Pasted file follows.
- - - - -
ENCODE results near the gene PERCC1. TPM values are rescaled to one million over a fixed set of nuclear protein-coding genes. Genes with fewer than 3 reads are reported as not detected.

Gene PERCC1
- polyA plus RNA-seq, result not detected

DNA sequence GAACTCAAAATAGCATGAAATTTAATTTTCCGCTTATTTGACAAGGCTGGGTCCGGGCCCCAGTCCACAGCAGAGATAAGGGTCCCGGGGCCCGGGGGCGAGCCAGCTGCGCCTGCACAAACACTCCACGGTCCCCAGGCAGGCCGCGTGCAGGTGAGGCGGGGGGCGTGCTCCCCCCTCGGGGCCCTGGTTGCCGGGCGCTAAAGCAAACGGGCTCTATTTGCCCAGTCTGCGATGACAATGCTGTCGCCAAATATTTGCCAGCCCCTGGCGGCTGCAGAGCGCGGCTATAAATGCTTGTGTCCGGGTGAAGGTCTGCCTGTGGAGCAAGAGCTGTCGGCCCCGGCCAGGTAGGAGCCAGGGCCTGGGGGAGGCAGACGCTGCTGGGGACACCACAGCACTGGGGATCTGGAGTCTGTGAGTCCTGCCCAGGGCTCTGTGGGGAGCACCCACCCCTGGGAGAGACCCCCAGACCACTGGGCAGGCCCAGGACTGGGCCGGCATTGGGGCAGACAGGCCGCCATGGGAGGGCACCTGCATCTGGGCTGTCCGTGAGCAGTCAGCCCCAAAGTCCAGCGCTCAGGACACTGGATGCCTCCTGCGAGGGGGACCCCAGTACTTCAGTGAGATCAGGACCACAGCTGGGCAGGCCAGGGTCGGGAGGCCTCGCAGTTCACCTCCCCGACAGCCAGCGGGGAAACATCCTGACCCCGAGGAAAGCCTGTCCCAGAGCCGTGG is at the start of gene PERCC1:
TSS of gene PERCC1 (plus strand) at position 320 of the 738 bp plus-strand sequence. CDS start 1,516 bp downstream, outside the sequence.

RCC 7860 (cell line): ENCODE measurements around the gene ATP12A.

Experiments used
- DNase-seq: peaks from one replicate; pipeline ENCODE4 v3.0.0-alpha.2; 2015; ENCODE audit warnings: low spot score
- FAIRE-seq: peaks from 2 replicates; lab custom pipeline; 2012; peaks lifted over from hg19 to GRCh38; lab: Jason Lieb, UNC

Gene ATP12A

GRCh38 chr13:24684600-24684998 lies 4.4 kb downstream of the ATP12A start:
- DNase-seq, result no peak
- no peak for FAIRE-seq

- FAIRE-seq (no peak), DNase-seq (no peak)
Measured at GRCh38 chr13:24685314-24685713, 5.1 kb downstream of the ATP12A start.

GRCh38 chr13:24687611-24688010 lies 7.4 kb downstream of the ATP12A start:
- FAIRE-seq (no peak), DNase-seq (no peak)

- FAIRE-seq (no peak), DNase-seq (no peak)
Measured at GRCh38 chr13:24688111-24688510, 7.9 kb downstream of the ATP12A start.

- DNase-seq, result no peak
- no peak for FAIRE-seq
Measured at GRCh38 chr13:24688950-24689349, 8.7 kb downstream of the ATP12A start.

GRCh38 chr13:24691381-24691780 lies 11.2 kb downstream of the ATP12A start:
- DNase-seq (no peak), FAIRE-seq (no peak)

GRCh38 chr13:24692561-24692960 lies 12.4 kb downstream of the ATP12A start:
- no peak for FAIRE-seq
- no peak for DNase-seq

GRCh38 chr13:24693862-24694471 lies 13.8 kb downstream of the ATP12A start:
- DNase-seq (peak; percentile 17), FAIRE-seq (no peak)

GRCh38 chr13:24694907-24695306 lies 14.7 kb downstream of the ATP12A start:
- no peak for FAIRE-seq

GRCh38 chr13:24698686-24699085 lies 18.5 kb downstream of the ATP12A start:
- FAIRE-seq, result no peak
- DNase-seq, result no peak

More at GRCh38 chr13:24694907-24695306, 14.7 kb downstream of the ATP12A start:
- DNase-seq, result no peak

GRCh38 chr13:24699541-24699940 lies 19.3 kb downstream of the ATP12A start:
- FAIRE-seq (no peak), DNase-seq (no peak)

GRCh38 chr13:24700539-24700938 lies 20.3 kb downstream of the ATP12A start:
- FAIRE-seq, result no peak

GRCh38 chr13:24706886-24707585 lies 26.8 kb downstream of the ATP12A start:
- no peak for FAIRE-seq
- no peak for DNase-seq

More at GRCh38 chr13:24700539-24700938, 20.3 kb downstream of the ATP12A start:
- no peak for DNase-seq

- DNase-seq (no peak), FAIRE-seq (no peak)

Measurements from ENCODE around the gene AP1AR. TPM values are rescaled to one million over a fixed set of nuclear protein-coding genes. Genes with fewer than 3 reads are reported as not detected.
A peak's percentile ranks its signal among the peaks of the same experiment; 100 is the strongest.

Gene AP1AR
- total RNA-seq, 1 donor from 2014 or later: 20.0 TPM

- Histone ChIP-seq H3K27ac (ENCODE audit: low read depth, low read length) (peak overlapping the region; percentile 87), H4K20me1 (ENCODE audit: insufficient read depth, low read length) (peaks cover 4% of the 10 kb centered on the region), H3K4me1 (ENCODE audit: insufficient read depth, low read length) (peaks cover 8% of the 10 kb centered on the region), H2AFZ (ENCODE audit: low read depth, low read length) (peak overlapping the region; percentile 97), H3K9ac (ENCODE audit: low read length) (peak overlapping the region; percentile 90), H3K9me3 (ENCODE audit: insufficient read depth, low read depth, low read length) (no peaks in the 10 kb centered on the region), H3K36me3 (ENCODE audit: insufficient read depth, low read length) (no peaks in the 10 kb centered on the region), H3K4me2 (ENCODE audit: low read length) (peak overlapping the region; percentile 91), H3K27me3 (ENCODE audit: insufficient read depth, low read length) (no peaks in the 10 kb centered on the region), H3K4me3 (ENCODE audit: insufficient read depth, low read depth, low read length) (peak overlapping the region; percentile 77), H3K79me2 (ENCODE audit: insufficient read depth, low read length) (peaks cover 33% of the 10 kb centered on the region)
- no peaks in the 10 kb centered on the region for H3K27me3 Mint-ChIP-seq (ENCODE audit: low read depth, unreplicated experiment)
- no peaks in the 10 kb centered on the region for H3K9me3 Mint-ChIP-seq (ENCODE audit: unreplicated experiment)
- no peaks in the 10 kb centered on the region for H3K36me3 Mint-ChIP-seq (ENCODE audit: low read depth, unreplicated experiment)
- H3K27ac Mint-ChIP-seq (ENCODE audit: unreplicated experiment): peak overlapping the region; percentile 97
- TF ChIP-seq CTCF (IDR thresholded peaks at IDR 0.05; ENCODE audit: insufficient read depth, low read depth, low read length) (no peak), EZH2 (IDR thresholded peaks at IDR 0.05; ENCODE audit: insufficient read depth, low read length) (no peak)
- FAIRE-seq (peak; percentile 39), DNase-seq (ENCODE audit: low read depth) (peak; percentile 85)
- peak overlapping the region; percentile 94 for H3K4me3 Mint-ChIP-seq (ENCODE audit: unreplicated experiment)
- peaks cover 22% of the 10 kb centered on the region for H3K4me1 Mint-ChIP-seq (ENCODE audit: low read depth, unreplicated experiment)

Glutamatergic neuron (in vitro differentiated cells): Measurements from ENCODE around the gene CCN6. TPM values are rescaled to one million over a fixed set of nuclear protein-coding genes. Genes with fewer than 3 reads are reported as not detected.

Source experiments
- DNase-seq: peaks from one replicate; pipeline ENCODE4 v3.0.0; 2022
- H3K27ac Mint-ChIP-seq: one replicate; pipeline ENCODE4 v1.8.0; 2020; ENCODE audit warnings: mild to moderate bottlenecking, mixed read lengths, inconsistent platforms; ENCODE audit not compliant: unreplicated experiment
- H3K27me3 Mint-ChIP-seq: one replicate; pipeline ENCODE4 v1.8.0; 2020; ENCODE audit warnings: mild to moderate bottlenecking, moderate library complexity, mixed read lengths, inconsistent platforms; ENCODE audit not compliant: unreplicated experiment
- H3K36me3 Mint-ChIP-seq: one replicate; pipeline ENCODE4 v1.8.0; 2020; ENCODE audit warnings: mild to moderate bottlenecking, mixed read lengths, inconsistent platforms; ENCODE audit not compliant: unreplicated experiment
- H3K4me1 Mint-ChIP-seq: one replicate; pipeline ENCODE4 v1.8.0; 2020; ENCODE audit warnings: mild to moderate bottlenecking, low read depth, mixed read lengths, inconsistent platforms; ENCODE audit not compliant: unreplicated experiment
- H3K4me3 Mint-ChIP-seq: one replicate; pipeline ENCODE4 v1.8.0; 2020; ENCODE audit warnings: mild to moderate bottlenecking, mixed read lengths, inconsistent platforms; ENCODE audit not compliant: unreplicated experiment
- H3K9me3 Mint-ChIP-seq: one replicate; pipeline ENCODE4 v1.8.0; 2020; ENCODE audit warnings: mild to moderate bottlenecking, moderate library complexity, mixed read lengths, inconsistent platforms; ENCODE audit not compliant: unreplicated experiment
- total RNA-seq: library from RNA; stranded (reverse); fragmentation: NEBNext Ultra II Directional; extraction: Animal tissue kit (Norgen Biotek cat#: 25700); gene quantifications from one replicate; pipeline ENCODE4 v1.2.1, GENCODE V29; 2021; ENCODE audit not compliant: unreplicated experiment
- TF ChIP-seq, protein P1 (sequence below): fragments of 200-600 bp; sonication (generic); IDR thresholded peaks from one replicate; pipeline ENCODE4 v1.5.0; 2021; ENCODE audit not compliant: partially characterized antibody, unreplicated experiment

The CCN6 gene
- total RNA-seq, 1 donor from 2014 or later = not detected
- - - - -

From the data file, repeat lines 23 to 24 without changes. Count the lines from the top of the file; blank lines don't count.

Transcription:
GRCh38 chr13:24691381-24691780 lies 11.2 kb downstream of the ATP12A start:
- DNase-seq (no peak), FAIRE-seq (no peak)